Strength Training Can Help with Diabetes

Ladies (and some of you men, also)–are you still afraid to lift weights because it might make you look bulky?  Well, for one thing, it won’t unless you take steroids, but here’s yet another reason to hoist those heavy weights.

Researchers from the University of California, Los Angeles, suggest that minimal muscle mass is associated with increased diabetes risk. The authors of the recent study, published in the Journal of Clinical Endocrinology & Metabolism (2011; doi: 10.1210/jc.2011–0435), wanted to learn whether average and above-average levels of muscle mass might be associated with improved glucose regulation. They analyzed the data of 13,644 subjects in the National Health and Nutrition Examination Survey III. After adjusting for details such as age and ethnicity, the researchers found that subjects presenting with greater muscle mass were less likely to have diabetes risk factors. Specifically, each 10% increase in skeletal muscle mass resulted in an 11% relative reduction in risk of insulin resistance. Each 10% increase was also associated with a 12% reduction in risk of pre-diabetes or overt diabetes.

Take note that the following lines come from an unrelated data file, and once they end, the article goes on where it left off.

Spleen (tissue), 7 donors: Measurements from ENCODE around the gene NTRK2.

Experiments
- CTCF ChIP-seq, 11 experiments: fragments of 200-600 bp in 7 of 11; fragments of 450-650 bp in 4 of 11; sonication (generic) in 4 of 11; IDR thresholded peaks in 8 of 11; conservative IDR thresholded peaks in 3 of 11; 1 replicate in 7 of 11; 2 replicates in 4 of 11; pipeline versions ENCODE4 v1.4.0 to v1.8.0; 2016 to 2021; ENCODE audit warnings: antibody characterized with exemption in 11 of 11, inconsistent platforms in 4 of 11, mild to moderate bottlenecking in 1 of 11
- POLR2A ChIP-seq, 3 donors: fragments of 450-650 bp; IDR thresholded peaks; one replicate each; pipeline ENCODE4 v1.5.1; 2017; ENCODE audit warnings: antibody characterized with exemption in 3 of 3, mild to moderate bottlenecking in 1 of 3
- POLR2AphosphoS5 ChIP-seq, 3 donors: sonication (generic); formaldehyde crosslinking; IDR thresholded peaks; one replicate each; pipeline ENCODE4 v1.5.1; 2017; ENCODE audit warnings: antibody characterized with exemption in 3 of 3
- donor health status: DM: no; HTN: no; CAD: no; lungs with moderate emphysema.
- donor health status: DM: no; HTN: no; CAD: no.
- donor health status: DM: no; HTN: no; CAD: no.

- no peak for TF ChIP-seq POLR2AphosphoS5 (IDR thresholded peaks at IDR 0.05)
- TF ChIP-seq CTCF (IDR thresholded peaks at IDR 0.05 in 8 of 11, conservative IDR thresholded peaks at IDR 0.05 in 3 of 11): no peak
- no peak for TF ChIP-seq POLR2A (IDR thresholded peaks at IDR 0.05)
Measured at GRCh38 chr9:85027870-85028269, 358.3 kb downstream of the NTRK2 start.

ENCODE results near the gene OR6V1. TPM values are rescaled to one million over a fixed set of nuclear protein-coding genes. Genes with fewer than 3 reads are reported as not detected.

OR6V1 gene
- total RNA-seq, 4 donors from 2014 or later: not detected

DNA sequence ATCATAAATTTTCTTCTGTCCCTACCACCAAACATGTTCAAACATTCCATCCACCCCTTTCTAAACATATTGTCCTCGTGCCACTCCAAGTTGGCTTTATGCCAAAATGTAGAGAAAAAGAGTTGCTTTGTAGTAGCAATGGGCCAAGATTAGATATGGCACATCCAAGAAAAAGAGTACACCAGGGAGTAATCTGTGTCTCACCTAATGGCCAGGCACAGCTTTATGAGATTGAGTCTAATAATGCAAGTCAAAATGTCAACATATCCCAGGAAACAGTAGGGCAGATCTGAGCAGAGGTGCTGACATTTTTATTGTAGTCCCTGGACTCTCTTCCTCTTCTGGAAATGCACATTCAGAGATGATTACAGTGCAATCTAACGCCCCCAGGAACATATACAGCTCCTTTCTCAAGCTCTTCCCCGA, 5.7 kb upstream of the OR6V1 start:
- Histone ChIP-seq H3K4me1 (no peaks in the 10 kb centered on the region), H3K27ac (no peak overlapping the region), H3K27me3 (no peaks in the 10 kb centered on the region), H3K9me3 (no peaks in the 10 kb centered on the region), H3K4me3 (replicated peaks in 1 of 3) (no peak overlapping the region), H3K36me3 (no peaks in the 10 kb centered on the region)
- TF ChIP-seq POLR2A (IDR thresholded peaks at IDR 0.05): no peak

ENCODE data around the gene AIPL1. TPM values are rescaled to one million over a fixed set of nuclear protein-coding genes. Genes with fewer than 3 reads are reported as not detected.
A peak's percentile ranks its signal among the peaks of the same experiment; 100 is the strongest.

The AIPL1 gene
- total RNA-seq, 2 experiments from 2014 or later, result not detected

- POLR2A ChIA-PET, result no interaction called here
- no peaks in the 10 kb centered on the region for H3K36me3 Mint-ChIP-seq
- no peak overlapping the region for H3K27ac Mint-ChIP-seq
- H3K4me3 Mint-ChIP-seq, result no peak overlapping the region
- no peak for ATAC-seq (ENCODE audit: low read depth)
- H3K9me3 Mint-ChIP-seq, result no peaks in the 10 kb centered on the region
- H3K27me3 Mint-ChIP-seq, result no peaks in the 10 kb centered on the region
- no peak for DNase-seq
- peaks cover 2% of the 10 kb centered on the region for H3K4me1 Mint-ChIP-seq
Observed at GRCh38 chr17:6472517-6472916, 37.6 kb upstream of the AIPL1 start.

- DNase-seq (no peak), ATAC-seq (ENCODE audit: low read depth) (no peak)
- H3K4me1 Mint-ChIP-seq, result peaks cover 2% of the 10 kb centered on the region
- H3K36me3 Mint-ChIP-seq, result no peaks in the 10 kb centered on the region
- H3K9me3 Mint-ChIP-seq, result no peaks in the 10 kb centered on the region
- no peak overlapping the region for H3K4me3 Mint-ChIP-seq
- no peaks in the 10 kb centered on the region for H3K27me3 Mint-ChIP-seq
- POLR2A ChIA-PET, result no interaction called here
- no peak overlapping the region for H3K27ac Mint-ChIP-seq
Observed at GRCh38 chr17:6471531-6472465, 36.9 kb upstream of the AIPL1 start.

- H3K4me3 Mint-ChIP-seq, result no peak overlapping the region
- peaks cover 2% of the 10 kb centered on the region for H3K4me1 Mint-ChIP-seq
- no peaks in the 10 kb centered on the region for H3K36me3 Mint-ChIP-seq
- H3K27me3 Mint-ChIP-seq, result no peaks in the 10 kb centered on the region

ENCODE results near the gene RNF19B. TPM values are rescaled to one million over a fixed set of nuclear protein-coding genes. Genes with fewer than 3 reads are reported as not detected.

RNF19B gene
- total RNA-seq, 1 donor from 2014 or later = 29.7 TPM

The study authors concluded, “Across the full range, higher muscle mass (relative to body size) is associated with better insulin sensitivity and lower risk of [developing transitional/pre- or overt diabetes] . . . Further research is needed to examine the effect of appropriate exercise interventions designed to increase muscle mass on incidence of diabetes.”

So, if you have pre-diabetes or diabetes, add strength training. It will help.

For more information on how to increase muscle mass, contact Maurie Cofman, AHFS, CES, TBMM-CES, Personal Trainer and Corrective Exercise Specialist in the St. Louis, Brentwood, and Clayton, MO area